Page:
The latest thoughts and opinion from APM

How good is your knowledge management?

What makes knowledge management effective? If you can answer ‘yes’ to the following questions, chances are you’re on the right track.

1. Do your knowledge management (KM) practices include a social dimension?

When you share knowledge, do you encourage people to talk to each other? Not just in meetings and conference calls, but informally – over a coffee or a beer? On the phone? Online?

Social interaction builds trust and adds context to shared knowledge. Tacit knowledge (the valuable insights and experience you find difficult to write down) is more likely to be shared in strong business relationships. Few of us feel comfortable sharing our brilliant new idea with someone we hardly know.

Without a social dimension, you’re probably managing information rather than knowledge.

2. Do you focus on knowledge flows rather than knowledge stocks?

KM isn’t an exercise in collecting written materials and ‘lessons learned’. Neither is it an IT project!

Knowledge doesn’t exist without people, so you can’t manage it in isolation from knowers. What you can do is encourage knowledge to flow between people.

If you focus on collecting stuff, you’ve missed the point.

3. Does your KM make a difference?

Good KM helps people do things better (and do better things). Be clear about what your KM is for. It might be to improve efficiency by updating project processes, or it might be to come up with ideas for new products that can generate income in the future.

Whatever you’re trying to achieve with your KM, measure the impact of your activities, not the number of hits on a web page or the number of ‘lessons’ in your database.

4. Do people learn from your KM activities?

 ‘Proper’ KM (as opposed to information management) is indistinguishable in practice from organisational learning. Like OL, KM is a dynamic capability that sustains competitive advantage.

Better understanding – including learning about how to learn – is a KM goal. Learning is voluntary. Don’t try to mandate learning. It won’t work!

5. Have you got a knowledge-sharing culture?

A knowledge-sharing culture is one where ‘normal’ means people share what they know.

You can’t change culture – it develops on its own. You can do things differently to help it along.

Make it easy to share knowledge by providing technology tools that connect people to people. Give people time for knowledge-sharing, reward people for working together rather than individually, and discuss problems and errors openly.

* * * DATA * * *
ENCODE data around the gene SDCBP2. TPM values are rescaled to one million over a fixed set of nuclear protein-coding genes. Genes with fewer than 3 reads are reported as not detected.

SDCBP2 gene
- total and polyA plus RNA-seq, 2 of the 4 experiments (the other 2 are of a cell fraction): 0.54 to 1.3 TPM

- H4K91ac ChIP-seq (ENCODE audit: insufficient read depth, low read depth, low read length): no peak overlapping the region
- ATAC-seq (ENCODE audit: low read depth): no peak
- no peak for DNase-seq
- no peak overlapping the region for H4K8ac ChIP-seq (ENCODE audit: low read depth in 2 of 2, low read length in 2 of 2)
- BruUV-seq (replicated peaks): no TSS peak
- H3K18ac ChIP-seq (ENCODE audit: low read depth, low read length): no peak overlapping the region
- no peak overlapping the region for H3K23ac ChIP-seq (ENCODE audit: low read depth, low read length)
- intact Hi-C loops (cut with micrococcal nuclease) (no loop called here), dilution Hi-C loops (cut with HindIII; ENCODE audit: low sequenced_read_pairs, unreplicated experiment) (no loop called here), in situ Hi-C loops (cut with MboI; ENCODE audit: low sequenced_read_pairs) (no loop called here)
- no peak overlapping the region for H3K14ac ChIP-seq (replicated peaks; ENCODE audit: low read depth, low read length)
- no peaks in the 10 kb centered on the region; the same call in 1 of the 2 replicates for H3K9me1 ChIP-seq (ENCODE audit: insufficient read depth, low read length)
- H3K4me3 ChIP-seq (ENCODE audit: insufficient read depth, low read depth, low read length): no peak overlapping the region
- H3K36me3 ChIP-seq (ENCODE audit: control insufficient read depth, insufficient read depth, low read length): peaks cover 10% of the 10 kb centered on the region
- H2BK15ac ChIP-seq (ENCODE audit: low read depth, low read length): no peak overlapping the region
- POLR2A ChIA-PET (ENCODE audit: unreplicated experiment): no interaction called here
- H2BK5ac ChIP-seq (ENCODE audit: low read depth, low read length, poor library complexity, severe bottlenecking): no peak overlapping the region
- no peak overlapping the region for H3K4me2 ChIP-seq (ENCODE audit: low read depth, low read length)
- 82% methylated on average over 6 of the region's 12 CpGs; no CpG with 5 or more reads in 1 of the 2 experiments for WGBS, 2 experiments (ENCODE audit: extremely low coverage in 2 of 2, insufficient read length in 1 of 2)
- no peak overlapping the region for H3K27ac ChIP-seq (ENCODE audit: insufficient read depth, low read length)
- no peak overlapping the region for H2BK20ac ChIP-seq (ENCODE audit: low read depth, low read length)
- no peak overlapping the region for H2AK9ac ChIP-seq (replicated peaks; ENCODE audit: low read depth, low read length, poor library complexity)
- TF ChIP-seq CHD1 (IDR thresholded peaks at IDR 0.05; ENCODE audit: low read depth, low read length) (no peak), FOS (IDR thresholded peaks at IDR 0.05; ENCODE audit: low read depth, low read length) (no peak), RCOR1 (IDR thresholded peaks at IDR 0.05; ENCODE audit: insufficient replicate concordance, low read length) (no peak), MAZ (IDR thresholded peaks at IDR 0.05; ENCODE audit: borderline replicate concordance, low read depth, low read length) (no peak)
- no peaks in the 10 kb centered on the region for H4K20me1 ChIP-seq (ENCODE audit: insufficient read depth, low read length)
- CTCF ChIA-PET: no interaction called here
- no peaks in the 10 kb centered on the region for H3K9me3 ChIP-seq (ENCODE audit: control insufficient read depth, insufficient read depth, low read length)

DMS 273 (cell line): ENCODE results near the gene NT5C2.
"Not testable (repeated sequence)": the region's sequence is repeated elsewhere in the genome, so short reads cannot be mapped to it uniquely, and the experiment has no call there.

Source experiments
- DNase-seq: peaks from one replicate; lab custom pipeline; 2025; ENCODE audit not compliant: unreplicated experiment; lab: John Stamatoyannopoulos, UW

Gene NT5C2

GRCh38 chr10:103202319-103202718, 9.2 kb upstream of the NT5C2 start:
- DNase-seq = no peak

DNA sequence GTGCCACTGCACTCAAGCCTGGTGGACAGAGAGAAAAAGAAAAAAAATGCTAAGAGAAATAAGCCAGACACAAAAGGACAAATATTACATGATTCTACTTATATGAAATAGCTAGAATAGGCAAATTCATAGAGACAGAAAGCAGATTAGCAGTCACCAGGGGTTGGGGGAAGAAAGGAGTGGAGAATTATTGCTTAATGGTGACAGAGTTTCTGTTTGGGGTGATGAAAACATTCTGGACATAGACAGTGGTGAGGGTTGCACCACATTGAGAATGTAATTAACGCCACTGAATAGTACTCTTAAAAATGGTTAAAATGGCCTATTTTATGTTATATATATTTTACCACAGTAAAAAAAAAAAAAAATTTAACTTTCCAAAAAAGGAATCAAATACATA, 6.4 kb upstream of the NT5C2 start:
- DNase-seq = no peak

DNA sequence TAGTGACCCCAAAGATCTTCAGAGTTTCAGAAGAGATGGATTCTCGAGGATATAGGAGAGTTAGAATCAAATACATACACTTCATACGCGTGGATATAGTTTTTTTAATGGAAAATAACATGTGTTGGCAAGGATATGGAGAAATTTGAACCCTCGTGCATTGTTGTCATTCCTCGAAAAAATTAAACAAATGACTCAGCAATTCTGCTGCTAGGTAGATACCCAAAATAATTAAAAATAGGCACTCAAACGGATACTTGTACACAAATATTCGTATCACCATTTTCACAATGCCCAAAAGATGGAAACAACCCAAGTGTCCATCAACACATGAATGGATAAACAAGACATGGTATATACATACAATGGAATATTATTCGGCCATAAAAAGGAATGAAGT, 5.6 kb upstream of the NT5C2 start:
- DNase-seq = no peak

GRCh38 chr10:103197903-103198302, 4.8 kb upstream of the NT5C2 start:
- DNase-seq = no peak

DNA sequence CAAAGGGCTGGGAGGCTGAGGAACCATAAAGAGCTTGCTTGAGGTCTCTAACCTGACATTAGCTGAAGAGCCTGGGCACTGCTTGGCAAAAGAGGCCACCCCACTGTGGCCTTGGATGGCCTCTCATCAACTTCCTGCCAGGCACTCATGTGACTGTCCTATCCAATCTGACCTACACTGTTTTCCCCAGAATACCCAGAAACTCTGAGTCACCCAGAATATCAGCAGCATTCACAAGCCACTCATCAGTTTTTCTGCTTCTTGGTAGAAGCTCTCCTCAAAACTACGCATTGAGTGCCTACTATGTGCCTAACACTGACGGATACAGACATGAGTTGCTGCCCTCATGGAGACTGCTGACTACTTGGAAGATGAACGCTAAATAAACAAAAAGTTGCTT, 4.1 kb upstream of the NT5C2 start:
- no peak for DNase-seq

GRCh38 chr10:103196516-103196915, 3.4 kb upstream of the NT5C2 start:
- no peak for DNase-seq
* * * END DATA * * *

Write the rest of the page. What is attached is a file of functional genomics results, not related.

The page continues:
If you don’t tackle these issues directly, you run the risk of inadvertently driving out people’s natural desire to work collaboratively. 

6. Are knowledge and learning important to you?

Individuals and organisations that are good at KM recognise the importance of knowledge and learning. It’s not an add-on – it’s a fundamental and integral part of what you do.

Look at things through a knowledge lens. Understand the knowledge side of identifying risks, improving processes, and good governance.

Above all, make it clear that knowledge sharing is valued – and support this with the message that it’s good to spend time on learning and knowledge sharing.

How do you measure up to these questions? What stops you from answering ‘yes’ to any of them? If you have answered ‘yes’, what tips would you pass on to others?

Let us know in the comments.

These six questions will be used to discuss two KM case studies at the Knowledge SIG event in Warrington on 25 June.

Comments

Geoffrey Conroy

Human limits of knowledge acquisition

It has been postulated that the only real output of Managers (including Project Managers) is decisons.

It has also been suggested that human reasoning is for the most part flawed and impaired as a result of many factors including, age health, limited (superficial) level of knowledge and the individuals perception of 'risk'.

It may be argued that the value of a project manager could be quantified in terms of the safe and sound decisions that he/she makes.

If all decisions have to be channelled through the brain then it is useful to better understand just how much information can be retained in the long term memory of the human brain, and how much data can be processed in the working memory of the brain.

Pioneering research into how the human brain functions is now uncovering new levels of conciousness and it has been suggested that the brain capabilities can be extended using new drugs as well as mind technologies. 

The diffrent structures in the human brain are still relatively unknown, the amygdalae for example are associated with both emotional learning and memory, as it responds strongly to emotional stimuli, especially fear. These neurons assist in encoding emotional memories and enhancing them. The research currently being undertaken by the author considers whether or not knowledge can be represented as an ever inflating balloon in which the frontiers of knowledge are represented by the surface of the sphere analageous to the expanding universe. The hypothesis then would be to determine whether or not humans will now (proportionally) know less about all available knowledge than at any previous time. 

I am conducting  research into Decision making by project managers. If you can spare the time 8 minutes or so then I really would appreciate it if you could visit the link below and complete the questionnaire.

https://www.surveymonkey.com/s/N6WT7WC

 

Thank you in anticipation

Regards

Dr G Conroy